Estuarine & Coastal Processes 2020

SIO 205 Estuarine & Coastal Processes (section 2123), Spring 2020 (4 units)

syllabus & course information

Instructor: Sarah Giddings

Class times: 31 March – 5 June, Tu-Th 09:00-10:20

Location: REMOTE – please contact me or sign in from canvas for the lecture links

Office hours: TBD or email me to set up an appointment

full schedule and course material here

course summary:

This course will cover estuarine and coastal processes. While the bulk of the course will focus on the physical dynamics, topics will include biological, chemical, and ecosystem dynamics and interactions in estuaries and river plumes. The course will cover the following topics: Review of fluid mechanics, open channel flow (turbulence and the bottom boundary layer), tides (origin and propagation in estuaries), stratified turbulence, estuarine classification and types (mixed, fjords, inverse, etc.), tidally averaged dynamics, subtidal time dependence, intratidal variations, lateral processes, dispersion mechanisms, sediment transport, glacial fjords, estuarine productivity (including nutrient delivery, eutrophication and oxygen depletion), estuarine ecosystems (benthic, intertidal, fisheries, etc.), river plumes, wind-driven coastal upwelling, and estuarine fronts. The exact schedule and topics will be adjusted based on student’s interests!

requirements

While there are no required classes to participate in this class, some introduction to fluid mechanics or physical oceanography is helpful as is introductory calculus. Several homework assignments also are greatly simplified by using more advanced analysis tools (such as MATLAB or Python). Please check with the instructor if you have concerns about your background but note that this course is intended to be for an interdisciplinary group of students.

credit & homework:

In the past this course was heavily weighted by in-class participation. Given the current remote-only learning situation, this will no longer be part of the grade. Grades will be based on homework (50%) and a final project presentation (25%) and report (25%). Homework assignments are due by midnight on the due date, submitted as pdf files through Canvas. While most of this class encourages working in groups, submitted homework solutions must be the work of the submitting student (i.e., so even if you work together, no group reports). The final project will include data analysis and presentation of results from existing estuarine/coastal datasets and/or data collected during this class. I always encourage students to try to leverage their own research whenever possible, even if their work is not in an estuary or coastal region. Applying some of the concepts learned in this class to different environments can actually be quite fruitful.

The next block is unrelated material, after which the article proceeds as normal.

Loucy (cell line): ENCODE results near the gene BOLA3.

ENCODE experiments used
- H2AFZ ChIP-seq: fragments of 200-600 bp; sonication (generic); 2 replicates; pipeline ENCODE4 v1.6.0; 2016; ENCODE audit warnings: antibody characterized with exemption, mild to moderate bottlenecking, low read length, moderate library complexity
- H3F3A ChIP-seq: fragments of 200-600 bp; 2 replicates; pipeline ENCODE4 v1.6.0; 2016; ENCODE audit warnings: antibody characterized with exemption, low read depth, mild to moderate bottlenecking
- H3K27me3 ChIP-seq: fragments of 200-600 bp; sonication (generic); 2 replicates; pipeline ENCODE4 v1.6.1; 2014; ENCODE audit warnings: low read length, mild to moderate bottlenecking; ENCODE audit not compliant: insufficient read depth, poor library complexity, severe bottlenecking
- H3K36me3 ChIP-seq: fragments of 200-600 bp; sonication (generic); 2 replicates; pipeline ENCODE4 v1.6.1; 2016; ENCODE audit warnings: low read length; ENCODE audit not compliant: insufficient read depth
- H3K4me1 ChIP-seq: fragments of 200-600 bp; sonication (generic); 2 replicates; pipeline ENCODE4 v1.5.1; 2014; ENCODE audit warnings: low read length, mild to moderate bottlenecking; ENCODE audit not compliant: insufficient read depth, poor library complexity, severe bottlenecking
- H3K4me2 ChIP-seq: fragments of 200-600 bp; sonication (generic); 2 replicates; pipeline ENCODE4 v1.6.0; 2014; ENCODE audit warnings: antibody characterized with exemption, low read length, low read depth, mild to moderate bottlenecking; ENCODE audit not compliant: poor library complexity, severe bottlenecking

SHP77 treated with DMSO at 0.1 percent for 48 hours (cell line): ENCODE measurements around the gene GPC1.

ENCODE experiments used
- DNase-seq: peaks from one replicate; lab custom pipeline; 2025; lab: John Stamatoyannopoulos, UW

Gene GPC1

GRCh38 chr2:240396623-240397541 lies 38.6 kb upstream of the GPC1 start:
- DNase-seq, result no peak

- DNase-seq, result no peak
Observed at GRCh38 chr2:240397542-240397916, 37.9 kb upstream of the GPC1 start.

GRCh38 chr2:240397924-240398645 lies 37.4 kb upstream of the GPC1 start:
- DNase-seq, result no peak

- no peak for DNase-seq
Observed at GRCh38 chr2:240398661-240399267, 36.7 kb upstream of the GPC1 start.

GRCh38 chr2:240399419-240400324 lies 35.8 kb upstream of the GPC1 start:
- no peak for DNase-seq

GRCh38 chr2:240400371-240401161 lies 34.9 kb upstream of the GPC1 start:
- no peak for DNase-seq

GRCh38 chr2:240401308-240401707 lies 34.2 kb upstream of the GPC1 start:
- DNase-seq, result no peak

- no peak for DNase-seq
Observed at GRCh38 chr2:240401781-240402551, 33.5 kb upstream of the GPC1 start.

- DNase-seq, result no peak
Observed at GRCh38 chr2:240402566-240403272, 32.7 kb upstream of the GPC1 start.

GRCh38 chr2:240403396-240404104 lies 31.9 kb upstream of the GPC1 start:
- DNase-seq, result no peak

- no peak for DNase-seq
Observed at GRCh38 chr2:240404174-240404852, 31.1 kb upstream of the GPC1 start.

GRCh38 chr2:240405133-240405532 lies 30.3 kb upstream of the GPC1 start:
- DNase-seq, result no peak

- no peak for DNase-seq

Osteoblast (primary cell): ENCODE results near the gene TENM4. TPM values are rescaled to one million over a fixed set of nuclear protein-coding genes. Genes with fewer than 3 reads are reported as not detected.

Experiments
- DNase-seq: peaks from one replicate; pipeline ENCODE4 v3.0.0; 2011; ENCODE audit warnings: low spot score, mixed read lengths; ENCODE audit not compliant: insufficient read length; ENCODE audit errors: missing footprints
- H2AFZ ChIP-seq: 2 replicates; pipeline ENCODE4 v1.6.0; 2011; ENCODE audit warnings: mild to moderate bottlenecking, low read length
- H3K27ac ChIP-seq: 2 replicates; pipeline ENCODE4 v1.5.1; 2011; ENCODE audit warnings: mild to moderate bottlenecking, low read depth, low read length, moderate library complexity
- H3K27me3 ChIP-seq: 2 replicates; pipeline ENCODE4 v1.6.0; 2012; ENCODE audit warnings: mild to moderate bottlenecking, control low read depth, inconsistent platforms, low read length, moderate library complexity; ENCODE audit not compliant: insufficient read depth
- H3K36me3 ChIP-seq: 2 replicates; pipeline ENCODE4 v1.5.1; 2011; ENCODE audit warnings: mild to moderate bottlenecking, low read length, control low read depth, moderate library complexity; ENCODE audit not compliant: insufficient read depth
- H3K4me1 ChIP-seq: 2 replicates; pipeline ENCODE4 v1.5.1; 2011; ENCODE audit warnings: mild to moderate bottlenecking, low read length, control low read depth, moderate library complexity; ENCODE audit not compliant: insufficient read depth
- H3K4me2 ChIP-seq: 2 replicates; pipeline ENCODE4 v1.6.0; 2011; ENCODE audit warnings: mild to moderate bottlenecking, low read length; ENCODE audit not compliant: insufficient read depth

Unusual circumstances for Spring 2020:

Given our unusual remote-only situation for Spring 2020, and more importantly, the immense stressors on all of us given the Covid19 virus enforced shelter-at-home circumstances, it is likely to be an unusual term. As the UCSD campus community transitions to online instruction and working from home, please be aware that your Professors and Administrators are adapting at the same time that you are. For example, I have moved course content to Canvas for the first time, so please be patient as there are likely to be glitches. Most importantly, let us all pledge to remain respectful, supportive, and adaptable to ensure that educational goals are met. All participants in the course are bound by the UCSD Code of Conduct, found at: https://students.ucsd.edu/sponsor/student-conduct/policiesandprocedures.html. Please reach out to me directly if there are issues prohibiting your full engagement in the course so that we can find a workable solution. For more information on the remote-only setup for this class and suggestions for real-time remote lectures, homework submissions, etc., please see the course syllabus.

references:

Textbooks:
There are many textbooks that are compilations of papers about estuaries but no definitive text for this class. Thus we will be pulling from a variety of texts and papers. Some of particular interest  (particularly the first 2 although we may also use some papers from the third):

  • Contemporary Issues in Estuarine Physics, 2010, Ed. A Valle-Levinson. Cambridge University Press. Available on-line through UCSD here.
  • Estuarine Ecology, 2013, JW Day, BC Crump, WM Kemp, A Yanez-Arancibia. Wiley-Blackwell. Available on-line through UCSD here.
  • Treatise on Estuarine and Coastal Science, 2011, Ed. E Wolanski and D McLusky. Elsevier, Inc. Available on-line through USCD here.
  • Mixing in Inland and Coastal Waters, 1979, HB Fisher, EJ List, RCY Koh, J Imberger, and NH Brooks. Academic Press.